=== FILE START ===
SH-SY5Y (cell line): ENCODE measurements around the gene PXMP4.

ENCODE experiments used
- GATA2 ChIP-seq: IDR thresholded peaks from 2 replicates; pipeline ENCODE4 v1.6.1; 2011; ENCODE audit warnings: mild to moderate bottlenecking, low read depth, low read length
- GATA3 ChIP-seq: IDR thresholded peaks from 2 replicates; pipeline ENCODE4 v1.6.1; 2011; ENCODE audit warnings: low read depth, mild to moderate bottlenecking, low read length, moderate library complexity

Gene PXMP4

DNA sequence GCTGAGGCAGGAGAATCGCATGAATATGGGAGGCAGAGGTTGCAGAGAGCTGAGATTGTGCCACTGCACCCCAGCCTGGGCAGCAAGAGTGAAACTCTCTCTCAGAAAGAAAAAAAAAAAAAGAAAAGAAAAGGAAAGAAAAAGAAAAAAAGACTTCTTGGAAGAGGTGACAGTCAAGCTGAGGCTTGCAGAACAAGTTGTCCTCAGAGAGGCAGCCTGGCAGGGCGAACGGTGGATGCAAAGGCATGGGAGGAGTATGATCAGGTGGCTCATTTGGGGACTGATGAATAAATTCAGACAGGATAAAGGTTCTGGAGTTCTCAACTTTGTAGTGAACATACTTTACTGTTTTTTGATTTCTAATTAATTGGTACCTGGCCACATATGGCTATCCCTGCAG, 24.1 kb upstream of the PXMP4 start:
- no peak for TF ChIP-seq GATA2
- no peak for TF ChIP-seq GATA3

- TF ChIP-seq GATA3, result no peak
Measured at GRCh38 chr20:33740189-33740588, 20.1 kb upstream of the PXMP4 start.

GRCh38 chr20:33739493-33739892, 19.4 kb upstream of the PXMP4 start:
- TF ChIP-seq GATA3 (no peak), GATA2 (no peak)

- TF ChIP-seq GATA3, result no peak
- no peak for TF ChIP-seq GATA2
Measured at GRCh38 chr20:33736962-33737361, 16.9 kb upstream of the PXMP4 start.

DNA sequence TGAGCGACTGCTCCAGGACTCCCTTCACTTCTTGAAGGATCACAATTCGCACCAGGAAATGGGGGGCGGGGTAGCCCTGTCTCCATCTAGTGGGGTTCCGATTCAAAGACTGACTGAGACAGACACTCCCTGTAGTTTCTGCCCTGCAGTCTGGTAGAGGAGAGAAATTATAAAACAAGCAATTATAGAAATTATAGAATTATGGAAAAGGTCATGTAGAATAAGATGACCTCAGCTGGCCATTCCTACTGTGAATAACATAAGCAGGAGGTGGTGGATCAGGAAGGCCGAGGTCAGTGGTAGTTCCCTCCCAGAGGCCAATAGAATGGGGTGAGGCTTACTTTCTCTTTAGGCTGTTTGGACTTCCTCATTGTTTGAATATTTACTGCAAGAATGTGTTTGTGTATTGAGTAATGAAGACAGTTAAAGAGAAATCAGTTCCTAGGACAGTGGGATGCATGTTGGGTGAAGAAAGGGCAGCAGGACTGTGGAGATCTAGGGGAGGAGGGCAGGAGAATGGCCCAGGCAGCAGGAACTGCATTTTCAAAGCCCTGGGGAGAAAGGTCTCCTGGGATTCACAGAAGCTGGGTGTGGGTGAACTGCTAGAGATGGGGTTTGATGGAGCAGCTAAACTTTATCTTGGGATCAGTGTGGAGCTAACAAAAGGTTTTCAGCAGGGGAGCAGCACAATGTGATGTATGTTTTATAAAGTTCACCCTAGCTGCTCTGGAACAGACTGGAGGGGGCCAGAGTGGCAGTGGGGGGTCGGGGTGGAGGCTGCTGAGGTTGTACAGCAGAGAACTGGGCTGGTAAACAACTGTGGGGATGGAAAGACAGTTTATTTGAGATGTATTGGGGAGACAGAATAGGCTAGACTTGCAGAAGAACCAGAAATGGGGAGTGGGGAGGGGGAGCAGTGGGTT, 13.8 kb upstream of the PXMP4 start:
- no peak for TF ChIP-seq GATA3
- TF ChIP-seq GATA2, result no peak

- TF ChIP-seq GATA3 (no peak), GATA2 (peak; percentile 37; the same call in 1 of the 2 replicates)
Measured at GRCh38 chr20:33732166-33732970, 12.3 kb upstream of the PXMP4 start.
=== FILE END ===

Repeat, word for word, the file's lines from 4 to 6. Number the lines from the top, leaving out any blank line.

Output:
- GATA3 ChIP-seq: IDR thresholded peaks from 2 replicates; pipeline ENCODE4 v1.6.1; 2011; ENCODE audit warnings: low read depth, mild to moderate bottlenecking, low read length, moderate library complexity

Gene PXMP4

DNA sequence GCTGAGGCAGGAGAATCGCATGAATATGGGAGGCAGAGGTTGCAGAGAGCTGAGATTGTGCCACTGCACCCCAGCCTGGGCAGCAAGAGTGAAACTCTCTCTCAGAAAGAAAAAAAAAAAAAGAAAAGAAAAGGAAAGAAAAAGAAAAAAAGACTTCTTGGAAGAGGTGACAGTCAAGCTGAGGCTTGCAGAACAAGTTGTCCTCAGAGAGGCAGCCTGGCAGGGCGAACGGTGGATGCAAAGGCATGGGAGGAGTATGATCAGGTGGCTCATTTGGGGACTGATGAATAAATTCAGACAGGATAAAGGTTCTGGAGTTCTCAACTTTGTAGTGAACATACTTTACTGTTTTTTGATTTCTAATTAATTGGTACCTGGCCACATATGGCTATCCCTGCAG, 24.1 kb upstream of the PXMP4 start: